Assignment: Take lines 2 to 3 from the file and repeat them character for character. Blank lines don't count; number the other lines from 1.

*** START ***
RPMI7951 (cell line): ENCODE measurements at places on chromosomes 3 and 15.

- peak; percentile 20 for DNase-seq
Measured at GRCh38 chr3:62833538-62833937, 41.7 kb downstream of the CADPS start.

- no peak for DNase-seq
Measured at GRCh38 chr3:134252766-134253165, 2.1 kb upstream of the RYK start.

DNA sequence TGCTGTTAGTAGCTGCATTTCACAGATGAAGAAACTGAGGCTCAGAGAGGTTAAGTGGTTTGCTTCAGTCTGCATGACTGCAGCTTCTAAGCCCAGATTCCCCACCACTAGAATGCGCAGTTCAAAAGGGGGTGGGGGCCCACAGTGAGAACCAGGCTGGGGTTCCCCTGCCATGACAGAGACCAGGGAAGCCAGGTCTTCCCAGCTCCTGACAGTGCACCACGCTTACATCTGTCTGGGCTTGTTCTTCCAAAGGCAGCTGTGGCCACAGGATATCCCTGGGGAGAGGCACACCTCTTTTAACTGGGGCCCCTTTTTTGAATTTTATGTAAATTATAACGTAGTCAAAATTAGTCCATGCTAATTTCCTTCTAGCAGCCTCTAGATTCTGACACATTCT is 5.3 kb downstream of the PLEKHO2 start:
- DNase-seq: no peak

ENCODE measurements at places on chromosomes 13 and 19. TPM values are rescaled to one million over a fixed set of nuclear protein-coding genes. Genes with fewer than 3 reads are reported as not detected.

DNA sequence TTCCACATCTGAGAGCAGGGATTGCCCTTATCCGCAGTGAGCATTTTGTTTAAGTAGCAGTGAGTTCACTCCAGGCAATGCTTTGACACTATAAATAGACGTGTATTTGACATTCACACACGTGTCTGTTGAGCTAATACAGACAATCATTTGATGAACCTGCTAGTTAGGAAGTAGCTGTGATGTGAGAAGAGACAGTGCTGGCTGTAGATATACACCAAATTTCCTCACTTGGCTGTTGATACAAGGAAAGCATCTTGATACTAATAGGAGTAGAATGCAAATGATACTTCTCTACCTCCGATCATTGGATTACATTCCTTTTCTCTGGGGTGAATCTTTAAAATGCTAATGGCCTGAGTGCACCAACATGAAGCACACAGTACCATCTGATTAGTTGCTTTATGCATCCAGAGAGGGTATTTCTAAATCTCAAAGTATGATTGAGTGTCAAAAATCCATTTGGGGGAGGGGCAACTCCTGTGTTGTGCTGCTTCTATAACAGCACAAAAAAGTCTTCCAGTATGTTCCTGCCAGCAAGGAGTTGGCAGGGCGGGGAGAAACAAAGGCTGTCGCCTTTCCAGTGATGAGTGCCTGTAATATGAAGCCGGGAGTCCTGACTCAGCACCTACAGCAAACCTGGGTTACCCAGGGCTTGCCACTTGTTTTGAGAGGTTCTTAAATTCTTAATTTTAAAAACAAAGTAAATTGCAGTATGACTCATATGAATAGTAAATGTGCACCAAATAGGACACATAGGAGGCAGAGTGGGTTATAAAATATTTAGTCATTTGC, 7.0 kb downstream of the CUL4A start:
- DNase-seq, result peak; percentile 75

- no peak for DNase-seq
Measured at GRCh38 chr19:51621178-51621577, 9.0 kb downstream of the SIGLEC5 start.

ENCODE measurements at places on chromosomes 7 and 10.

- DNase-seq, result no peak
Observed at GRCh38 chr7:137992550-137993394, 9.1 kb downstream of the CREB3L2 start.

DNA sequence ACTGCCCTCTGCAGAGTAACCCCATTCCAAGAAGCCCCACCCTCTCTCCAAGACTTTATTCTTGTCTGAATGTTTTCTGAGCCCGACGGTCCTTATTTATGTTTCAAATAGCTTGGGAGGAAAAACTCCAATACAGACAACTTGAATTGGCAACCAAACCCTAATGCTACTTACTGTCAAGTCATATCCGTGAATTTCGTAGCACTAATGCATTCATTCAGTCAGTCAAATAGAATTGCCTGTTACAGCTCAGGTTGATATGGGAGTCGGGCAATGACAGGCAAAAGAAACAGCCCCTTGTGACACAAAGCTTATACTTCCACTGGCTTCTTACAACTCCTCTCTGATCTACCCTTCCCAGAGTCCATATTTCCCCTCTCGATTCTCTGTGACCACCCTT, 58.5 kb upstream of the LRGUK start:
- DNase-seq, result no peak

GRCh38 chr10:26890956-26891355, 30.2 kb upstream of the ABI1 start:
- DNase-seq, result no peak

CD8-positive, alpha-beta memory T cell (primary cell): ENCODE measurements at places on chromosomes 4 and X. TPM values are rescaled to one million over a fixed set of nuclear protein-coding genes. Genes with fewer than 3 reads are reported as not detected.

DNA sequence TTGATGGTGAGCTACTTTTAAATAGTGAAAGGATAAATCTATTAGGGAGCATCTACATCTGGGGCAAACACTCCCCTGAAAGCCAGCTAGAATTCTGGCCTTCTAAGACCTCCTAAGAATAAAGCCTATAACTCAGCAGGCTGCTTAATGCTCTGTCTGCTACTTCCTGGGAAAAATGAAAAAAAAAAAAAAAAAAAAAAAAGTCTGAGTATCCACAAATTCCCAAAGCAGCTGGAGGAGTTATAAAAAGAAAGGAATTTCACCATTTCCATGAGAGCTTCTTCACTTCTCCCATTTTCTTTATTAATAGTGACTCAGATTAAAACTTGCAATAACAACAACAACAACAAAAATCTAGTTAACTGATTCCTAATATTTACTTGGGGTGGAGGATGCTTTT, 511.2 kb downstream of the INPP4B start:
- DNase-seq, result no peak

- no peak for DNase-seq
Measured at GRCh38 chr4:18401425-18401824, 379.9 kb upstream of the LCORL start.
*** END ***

- peak; percentile 20 for DNase-seq
Measured at GRCh38 chr3:62833538-62833937, 41.7 kb downstream of the CADPS start.